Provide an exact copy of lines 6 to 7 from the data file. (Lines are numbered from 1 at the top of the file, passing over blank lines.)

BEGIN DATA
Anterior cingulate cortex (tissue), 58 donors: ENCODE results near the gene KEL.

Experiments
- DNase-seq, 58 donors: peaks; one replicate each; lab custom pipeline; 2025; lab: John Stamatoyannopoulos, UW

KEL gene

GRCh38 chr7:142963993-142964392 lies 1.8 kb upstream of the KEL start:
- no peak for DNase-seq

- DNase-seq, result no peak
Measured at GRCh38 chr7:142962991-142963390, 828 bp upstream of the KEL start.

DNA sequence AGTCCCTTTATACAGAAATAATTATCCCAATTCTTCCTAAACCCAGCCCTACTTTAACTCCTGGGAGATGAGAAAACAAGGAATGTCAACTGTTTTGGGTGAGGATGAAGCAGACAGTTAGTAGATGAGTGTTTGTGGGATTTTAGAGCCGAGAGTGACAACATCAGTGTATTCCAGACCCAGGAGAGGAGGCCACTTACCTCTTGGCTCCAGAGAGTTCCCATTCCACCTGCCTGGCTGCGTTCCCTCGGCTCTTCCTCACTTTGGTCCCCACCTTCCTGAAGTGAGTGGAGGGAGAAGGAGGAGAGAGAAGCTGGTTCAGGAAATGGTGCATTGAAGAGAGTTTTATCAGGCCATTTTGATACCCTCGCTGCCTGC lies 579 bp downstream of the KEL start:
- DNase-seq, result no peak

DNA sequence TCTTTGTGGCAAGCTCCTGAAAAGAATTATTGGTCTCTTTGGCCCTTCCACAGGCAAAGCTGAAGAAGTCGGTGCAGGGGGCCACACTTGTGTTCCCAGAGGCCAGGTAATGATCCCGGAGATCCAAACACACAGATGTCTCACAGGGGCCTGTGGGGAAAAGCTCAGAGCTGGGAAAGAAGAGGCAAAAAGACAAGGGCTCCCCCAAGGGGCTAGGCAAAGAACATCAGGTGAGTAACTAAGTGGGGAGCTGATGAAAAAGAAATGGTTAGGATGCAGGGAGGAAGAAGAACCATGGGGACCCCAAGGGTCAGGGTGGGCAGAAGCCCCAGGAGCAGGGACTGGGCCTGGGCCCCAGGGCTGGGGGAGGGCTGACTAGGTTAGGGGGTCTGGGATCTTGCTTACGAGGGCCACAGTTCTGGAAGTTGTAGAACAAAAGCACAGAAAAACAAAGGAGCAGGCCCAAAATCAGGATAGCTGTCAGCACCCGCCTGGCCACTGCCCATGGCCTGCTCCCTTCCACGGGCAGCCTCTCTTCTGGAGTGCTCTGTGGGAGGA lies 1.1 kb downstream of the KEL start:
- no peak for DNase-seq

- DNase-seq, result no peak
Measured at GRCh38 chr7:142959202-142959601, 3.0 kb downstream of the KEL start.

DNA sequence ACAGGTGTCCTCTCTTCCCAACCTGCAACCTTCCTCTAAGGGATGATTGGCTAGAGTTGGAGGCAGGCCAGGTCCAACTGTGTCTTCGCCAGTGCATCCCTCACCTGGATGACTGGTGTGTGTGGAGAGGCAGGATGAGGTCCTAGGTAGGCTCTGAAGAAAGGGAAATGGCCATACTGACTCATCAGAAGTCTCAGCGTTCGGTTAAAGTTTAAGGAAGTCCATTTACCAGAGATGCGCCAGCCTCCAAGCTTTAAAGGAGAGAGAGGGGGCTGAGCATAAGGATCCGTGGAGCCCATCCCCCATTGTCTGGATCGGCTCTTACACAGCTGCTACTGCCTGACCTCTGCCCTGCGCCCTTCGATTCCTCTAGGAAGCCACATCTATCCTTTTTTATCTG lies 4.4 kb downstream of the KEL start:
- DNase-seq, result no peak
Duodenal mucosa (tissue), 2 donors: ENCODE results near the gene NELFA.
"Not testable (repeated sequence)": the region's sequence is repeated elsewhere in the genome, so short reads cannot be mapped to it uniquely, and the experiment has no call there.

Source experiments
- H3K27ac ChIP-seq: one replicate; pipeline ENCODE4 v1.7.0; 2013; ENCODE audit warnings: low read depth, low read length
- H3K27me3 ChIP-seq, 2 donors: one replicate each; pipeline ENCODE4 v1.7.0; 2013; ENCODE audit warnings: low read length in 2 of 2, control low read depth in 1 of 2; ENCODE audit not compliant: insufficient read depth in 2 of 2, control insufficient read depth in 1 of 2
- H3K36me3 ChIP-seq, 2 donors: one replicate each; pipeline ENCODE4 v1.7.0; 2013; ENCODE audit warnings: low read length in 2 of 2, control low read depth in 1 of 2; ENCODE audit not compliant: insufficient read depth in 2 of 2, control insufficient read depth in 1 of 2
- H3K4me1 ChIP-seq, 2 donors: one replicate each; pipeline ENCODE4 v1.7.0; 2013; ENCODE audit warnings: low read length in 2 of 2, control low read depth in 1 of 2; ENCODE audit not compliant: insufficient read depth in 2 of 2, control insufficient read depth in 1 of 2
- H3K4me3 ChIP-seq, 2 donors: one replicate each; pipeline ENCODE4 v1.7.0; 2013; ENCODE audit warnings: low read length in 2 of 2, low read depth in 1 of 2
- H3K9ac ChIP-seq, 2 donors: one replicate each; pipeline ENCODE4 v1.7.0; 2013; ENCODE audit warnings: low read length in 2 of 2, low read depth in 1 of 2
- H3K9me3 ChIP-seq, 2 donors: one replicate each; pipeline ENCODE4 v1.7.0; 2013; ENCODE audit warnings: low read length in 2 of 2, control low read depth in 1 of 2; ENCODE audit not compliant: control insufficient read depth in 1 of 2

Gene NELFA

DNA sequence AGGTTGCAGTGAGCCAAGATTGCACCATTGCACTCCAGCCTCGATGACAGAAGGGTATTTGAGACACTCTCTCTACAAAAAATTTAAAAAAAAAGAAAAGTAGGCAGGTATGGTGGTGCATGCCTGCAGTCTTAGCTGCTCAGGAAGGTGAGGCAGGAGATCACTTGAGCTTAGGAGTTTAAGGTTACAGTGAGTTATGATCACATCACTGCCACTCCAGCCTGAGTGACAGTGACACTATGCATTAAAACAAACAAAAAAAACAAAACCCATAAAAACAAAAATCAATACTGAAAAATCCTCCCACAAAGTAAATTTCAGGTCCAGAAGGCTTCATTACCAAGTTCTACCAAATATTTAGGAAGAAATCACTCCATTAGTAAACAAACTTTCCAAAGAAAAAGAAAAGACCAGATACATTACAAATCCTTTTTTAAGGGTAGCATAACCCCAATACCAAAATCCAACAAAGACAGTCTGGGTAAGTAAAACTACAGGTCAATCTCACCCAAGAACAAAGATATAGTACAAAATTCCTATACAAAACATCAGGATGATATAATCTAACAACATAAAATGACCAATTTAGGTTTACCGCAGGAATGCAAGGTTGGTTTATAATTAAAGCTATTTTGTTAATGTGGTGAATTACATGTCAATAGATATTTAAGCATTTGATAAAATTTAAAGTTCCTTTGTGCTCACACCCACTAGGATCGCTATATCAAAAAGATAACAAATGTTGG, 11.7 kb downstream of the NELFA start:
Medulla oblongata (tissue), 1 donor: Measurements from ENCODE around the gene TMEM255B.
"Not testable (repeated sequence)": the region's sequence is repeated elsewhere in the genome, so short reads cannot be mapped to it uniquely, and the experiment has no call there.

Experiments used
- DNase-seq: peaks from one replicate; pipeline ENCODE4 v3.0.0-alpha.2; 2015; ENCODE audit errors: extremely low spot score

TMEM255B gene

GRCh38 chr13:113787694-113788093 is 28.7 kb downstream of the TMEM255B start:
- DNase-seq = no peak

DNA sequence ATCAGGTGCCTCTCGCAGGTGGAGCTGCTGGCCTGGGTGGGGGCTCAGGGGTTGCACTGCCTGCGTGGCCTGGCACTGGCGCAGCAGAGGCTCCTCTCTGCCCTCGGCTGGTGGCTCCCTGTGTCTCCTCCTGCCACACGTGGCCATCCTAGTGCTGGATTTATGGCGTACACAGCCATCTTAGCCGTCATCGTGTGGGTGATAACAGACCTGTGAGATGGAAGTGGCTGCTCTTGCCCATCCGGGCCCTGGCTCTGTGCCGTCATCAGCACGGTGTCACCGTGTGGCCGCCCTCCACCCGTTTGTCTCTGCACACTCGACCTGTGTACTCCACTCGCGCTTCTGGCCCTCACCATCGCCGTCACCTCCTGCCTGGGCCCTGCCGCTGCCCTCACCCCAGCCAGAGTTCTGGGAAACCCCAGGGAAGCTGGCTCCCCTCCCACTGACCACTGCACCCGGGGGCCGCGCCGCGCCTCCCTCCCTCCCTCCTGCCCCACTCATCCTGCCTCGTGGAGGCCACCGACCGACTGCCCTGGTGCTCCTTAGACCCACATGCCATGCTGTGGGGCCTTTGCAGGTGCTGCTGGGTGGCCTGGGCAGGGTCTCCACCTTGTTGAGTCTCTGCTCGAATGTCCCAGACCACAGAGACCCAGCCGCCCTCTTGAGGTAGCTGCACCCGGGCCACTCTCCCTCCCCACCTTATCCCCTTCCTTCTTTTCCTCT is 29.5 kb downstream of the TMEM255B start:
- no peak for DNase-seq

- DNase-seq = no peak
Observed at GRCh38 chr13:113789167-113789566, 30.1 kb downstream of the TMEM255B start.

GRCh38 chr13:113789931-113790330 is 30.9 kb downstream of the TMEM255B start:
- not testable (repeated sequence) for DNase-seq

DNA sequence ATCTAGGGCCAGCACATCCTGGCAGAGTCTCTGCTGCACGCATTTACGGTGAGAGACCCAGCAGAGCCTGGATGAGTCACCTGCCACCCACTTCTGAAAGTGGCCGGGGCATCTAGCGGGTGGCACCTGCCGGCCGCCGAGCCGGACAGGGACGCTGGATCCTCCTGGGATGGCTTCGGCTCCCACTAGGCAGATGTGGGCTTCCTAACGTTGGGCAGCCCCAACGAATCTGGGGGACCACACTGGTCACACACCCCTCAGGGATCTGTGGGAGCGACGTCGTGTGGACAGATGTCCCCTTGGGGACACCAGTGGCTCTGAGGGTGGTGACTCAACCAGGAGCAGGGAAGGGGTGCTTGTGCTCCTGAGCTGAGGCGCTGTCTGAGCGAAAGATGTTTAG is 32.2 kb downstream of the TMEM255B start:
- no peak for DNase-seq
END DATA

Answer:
- no peak for DNase-seq

- DNase-seq, result no peak